The Government was already in trouble with Britain's women – what with the Prime Minister's series of rather patronising remarks and the protests from feminist groups that the Chancellor's budget cuts fall harder on one gender than the other.
When it comes to domestic violence, however, the stakes are higher – and the cumulative effect of recent policy changes more alarming. On average, two women are killed by a partner or ex-partner every single week. But changes to legal aid rules will leave nearly half of the victims of domestic violence without the means to bring their abusers to justice. And now figures revealed by Freedom of Information requests show that funding for refuge centres for abused women dropped by nearly a third last year.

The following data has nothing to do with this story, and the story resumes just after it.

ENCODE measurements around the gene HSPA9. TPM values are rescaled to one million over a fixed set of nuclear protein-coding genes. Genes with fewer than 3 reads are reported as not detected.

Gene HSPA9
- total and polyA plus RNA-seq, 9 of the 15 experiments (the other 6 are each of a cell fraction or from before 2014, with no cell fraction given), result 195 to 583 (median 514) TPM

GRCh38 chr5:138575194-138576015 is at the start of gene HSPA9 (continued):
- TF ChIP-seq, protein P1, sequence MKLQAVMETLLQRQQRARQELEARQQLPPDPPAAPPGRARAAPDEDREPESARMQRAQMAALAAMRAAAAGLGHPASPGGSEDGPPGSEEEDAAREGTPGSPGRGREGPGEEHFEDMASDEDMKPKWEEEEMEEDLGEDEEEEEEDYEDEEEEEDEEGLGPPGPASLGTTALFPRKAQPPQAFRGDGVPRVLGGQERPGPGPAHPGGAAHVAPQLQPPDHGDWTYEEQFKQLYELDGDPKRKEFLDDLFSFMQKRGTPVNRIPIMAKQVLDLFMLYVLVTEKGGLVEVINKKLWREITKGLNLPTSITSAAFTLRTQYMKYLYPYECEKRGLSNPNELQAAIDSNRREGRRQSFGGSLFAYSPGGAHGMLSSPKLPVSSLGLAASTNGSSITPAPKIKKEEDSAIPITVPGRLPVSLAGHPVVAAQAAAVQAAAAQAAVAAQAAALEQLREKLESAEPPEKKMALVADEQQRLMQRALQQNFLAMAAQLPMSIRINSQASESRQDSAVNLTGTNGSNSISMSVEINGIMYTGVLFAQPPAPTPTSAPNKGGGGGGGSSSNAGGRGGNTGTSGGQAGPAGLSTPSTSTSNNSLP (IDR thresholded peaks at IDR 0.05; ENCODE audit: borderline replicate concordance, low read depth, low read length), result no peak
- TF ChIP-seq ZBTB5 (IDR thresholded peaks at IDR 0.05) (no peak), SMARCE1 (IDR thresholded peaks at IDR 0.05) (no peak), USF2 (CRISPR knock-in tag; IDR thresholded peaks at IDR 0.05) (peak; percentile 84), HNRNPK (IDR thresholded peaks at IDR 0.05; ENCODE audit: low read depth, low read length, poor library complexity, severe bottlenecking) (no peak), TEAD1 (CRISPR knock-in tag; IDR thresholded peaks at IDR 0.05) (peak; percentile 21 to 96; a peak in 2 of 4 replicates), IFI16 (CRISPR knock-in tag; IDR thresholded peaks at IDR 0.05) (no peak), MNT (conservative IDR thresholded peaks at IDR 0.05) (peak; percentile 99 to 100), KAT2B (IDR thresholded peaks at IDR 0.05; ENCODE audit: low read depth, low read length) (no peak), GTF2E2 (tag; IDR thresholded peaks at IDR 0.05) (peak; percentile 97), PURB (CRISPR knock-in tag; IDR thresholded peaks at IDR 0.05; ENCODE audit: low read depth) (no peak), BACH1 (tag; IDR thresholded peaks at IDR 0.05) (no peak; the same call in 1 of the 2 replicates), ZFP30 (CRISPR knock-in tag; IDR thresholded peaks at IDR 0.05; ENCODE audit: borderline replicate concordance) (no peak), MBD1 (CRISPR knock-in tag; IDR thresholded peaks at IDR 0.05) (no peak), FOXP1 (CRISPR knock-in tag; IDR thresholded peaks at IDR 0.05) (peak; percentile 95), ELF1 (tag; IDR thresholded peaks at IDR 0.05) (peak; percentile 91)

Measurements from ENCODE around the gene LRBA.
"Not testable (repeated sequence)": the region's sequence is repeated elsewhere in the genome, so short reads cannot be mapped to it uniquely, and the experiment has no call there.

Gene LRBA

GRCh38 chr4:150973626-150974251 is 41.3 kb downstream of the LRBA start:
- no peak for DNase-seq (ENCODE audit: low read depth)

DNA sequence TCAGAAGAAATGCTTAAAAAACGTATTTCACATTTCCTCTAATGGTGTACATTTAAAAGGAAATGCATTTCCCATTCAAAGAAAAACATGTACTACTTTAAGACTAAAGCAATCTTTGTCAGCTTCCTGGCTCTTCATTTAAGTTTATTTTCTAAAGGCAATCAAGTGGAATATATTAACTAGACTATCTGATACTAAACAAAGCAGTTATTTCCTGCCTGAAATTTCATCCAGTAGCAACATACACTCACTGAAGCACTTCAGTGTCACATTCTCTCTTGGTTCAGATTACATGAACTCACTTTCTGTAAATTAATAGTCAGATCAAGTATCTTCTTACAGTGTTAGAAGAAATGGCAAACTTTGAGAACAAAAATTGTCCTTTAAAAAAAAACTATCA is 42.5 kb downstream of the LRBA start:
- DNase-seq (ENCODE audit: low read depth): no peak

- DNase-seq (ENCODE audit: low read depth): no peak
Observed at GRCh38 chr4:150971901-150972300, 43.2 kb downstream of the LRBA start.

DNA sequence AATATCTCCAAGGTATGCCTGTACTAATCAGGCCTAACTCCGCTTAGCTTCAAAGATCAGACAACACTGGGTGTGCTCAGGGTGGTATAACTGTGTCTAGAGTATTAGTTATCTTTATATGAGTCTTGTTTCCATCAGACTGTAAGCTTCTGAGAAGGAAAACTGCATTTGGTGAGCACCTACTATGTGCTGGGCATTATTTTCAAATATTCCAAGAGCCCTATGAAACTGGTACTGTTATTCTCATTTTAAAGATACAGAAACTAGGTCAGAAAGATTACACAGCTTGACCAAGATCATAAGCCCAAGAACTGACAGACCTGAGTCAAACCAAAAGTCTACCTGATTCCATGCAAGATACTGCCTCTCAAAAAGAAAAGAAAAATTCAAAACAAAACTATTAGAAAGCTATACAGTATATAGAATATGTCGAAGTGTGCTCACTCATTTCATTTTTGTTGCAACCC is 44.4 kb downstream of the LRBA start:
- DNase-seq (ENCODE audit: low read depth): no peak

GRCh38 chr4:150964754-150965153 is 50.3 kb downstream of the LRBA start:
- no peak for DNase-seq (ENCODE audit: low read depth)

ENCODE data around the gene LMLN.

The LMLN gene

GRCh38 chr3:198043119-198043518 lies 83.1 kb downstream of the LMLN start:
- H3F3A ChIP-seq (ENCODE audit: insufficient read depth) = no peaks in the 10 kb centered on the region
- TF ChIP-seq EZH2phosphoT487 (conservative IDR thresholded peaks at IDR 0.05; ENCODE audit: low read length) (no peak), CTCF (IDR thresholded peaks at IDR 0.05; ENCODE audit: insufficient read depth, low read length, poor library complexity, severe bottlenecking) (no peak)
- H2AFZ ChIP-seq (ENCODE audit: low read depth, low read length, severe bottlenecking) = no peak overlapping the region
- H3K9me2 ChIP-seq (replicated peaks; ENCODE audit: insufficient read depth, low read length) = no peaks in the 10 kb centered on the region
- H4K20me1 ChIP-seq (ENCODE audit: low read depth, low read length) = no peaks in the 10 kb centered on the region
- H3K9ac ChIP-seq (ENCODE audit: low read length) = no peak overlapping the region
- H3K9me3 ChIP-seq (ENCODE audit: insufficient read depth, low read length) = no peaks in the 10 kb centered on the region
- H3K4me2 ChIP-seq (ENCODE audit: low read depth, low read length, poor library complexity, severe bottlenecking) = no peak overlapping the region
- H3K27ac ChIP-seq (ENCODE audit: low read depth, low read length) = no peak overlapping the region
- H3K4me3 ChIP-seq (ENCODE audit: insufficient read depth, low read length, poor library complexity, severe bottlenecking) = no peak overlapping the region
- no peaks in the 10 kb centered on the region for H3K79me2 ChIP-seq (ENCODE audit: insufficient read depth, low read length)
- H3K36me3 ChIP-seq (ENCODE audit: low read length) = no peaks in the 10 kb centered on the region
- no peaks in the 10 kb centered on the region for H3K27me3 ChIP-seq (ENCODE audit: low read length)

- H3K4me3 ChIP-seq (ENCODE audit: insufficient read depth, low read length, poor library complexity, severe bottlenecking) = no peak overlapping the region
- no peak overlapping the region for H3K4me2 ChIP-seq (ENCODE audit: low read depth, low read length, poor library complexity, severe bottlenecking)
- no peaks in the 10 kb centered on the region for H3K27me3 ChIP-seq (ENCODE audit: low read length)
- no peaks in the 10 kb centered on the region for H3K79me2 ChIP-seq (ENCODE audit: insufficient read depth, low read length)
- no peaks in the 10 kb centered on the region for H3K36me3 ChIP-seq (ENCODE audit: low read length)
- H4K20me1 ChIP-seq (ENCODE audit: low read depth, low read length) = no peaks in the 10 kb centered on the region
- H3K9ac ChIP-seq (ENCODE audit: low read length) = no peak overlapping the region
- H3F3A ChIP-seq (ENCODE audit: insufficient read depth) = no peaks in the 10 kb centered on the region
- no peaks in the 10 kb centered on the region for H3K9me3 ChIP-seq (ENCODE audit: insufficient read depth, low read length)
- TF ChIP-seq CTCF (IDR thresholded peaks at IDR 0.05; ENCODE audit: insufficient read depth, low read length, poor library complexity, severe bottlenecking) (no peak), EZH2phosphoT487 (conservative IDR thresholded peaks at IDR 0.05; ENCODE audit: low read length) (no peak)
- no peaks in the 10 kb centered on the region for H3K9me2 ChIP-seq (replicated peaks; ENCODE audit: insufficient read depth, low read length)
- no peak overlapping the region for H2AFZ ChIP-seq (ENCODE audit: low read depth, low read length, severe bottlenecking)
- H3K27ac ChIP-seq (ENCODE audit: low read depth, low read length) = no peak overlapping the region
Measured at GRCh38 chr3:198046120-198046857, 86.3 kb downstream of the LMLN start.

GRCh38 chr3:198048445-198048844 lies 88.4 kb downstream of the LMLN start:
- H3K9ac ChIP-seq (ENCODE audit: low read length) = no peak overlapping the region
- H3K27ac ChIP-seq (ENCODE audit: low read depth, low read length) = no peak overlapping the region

The sums of money involved are, in governmental terms, tiny. Neither is it acceptable simply to shrug responsibility for the cuts on to local authorities.
Next week, Theresa May is expected to announce pilots of "Clare's Law", under which women can ask police whether their partner has a history of domestic violence. The move is a welcome one. But if the Home Secretary wants to prove the Government takes women's concerns seriously, she will have to do ever so much more.
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